Aerial Image Shows Sad State Of Former United Airlines Boeing 747 In Mojave
Another blow from the COVID-19 pandemic is shown by the images of the former Boeing 747s which have been retired ahead of their time. However, the major US carriers all retired their last 747s years ago. While some would’ve found a new home with other airlines, many would’ve made a one-way trip to be scrapped, with vital parts being salvaged.
While the “Queen of the Skies” has been flying around the world for over half a century, it seems as though her time to end the long reign is here. Over the past year, we’ve seen many 747s making a final one-way flight.
The Mojave desert has become the most suitable resting place for unused or retired planes due to its arid climate, it is the perfect location to store unneeded aircraft. While some, like Qantas’ Airbus A380 fleet, will hopefully return to the skies, for most aircraft, the trip to Mojave is their last ride. This was the case with a Lufthansa Boeing 747-400 earlier this week.
Mojave Air and Space Port is a resting palace Boeing 747s that have taken their final flight. One example is N198UA, a former United Airlines 747-400 delivered about 23 years ago in August 1997 after being in service for 11 years.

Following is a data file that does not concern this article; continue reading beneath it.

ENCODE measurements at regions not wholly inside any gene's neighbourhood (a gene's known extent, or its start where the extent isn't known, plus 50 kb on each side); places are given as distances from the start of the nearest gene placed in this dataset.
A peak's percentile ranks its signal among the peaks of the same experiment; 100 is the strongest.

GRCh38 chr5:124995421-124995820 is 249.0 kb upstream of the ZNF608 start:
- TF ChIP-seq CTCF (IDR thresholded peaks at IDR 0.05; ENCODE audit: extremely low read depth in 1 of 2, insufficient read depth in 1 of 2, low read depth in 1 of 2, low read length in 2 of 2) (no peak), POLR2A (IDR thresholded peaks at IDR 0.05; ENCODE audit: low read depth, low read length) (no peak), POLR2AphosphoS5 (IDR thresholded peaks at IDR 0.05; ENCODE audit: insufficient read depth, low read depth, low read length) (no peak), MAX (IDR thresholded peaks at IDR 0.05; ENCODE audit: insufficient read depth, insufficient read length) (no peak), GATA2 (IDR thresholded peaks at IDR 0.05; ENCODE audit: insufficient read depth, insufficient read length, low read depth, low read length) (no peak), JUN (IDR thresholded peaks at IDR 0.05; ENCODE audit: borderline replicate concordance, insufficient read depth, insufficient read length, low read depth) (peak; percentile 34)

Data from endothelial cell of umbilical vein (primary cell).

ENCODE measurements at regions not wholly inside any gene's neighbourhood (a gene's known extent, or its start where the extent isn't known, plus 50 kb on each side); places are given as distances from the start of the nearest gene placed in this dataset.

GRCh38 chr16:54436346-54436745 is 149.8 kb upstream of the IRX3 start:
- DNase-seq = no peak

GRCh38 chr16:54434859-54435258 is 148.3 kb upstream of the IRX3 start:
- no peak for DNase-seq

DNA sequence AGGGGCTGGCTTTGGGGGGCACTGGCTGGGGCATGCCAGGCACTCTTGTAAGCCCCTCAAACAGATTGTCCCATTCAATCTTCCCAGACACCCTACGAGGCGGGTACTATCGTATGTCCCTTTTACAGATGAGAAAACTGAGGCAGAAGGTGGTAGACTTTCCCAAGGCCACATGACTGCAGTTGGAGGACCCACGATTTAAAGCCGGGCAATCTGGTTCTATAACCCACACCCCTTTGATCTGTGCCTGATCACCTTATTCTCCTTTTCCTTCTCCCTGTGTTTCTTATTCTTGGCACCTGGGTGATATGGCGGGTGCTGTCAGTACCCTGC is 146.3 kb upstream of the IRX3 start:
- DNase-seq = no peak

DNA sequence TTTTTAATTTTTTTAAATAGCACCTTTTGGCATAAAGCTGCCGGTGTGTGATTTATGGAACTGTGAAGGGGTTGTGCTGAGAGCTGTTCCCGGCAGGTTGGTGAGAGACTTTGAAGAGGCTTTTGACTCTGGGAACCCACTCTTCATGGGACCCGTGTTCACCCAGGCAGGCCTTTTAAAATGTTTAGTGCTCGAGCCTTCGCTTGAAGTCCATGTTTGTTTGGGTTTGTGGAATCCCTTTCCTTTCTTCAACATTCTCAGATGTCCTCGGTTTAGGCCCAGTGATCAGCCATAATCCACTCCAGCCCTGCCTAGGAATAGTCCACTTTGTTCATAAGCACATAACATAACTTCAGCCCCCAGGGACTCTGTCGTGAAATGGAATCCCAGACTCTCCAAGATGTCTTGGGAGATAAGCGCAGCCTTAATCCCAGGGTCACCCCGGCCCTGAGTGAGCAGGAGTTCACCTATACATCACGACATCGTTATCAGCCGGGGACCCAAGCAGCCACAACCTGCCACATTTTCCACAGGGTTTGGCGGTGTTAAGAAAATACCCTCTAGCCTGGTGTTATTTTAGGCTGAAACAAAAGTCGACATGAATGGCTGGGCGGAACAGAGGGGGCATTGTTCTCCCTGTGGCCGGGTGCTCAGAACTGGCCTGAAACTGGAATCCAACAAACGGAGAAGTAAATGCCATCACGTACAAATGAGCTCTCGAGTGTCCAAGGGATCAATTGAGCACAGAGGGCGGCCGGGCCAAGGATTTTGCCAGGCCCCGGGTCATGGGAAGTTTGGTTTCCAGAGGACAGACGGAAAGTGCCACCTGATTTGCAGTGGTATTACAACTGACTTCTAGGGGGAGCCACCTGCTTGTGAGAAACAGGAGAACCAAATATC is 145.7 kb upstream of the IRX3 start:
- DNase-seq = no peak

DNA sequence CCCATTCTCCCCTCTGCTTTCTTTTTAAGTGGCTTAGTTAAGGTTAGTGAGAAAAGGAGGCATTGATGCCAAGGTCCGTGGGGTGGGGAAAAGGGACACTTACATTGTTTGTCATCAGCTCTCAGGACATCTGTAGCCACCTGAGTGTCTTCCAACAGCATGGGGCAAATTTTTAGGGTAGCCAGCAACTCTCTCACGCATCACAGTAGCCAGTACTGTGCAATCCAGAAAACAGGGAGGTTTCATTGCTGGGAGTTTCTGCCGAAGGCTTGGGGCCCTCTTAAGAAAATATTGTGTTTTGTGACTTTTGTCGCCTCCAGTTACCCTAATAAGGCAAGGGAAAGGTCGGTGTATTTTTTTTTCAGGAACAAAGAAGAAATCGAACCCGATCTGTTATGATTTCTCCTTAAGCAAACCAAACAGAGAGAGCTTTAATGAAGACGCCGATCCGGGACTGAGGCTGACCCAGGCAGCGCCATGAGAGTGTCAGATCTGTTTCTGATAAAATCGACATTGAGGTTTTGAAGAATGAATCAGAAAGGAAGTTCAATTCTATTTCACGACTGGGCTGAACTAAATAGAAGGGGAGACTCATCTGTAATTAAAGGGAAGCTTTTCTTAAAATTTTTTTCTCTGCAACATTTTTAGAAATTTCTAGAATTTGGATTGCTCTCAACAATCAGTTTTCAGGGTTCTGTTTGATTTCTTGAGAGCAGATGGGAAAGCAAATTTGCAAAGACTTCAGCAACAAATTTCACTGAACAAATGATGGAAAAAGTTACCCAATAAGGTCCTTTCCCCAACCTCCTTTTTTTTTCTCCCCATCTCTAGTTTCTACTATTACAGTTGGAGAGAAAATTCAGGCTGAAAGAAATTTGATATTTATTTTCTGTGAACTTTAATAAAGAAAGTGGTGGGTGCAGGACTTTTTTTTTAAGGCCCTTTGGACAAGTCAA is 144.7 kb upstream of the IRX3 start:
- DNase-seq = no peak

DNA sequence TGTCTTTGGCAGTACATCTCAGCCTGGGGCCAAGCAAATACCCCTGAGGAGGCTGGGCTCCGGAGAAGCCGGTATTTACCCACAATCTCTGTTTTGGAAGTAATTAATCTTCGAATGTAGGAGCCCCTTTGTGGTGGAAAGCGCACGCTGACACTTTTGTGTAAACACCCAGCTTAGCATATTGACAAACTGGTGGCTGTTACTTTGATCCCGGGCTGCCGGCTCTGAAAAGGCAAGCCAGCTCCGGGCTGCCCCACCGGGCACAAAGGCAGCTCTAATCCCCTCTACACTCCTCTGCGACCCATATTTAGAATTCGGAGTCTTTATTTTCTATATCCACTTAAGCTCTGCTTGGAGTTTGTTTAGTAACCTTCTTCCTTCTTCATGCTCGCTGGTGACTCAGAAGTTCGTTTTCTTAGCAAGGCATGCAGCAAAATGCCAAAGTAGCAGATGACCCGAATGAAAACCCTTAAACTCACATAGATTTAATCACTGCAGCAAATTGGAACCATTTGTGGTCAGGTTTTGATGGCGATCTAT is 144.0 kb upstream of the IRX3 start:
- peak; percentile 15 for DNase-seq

Many other aircraft apart from United Airlines’ Boeing 747s have been scrapped in Mojave. The site has been responsible for storing and scrapping 747s from KLM, Thai Airways, Air France, Lufthansa, and Qantas.
While the Boeing 747 was revolutionary when it was released, it has fallen out of favor as the technological advancement in the aviation industry has affected its relevance. Indeed, only three airlines took delivery of the Boeing 747-8 in a passenger configuration.
Considering the current emphasis on sustainability and reducing emissions, tied with the increase of engine reliability, it is no longer fit to operate so many engines. Twin jets consume less fuel and thus create fewer emissions than their four-engined friends. Indeed, according to Lufthansa, the A350-900 uses 12% less fuel than the Boeing 747-8.